Myocardial tissue phase mapping reveals impaired myocardial tissue velocities in obesity.
Rider OJ., Ajufo E., Ali MK., Petersen SE., Nethononda R., Francis JM., Neubauer S.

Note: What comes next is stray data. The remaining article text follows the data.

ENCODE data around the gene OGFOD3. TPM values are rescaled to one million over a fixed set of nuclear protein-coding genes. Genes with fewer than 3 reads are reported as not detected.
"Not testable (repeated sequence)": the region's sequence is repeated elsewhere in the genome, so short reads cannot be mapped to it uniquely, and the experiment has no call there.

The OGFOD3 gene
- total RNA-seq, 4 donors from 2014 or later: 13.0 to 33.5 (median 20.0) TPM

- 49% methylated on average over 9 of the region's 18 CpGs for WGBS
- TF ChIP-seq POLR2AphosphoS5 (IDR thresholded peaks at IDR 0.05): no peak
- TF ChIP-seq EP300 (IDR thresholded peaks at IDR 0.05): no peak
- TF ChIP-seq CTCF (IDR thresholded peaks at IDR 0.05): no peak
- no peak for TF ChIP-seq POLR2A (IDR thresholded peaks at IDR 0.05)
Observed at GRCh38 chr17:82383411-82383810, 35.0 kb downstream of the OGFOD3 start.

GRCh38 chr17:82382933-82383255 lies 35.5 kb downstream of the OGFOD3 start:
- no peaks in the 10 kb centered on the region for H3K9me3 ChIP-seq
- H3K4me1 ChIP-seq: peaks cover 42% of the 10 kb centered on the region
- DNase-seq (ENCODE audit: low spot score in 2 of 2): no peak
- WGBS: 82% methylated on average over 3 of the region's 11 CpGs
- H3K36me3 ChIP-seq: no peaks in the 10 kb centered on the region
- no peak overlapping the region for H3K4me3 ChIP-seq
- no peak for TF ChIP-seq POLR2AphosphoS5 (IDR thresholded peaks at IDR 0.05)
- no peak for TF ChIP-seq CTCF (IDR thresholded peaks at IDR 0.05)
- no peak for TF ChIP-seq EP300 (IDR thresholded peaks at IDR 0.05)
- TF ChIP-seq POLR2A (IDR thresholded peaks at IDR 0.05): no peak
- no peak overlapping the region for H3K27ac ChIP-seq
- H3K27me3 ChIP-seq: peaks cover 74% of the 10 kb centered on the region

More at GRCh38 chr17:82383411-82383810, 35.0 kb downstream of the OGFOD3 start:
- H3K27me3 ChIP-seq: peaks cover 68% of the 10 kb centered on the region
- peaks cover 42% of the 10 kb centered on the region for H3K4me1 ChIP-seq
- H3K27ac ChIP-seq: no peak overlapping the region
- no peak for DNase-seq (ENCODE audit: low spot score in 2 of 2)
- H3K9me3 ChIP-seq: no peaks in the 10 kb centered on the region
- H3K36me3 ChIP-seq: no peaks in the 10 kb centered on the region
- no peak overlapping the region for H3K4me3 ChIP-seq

Although obesity is linked to heart failure on a population level, not all obese subjects develop cardiac failure. As a result, identifying obese subjects with subclinical changes in myocardial velocities may enable earlier detection of those susceptible to developing overt heart failure. As echocardiography is limited in obesity due to limited acoustic window, we used phase contrast magnetic resonance imaging to assess myocardial velocities in obese and normal weight subjects. Normal weight (BMI 23 ± 3; n = 40) and obese subjects (BMI 37 ± 7; n = 59) without identifiable cardiovascular risk factors underwent MRI (1.5 Tesla) to determine left ventricular myocardial velocities using phase contrast tissue phase mapping. Systolic function was not different between normal and obese subjects (LVEF 67 ± 5 vs 68 ± 4, p = 0.22). However, obesity was associated with significantly impaired peak radial and longitudinal diastolic myocardial velocity (by 13 and 19 % respectively, both p < 0.001). In addition time-to-peak longitudinal diastolic velocity was delayed in obesity (by 39 ms, p < 0.001). In addition, peak longitudinal diastolic strain was 20 % lower in obesity (p = 0.015) and time-to-peak longitudinal diastolic strain rate significantly delayed in obesity (by 92 ms, p < 0.001).Although peak radial systolic velocity was similar between obese and normal weight subjects (p = 0.14) peak longitudinal systolic velocity was 7 % lower in the obese cohort (p = 0.02). In obesity without co-morbidities, tissue phase mapping has shown subclinical changes in systolic and diastolic function. Given the link between obesity and heart failure, early detection of changes may become clinically important to prevent disease progression.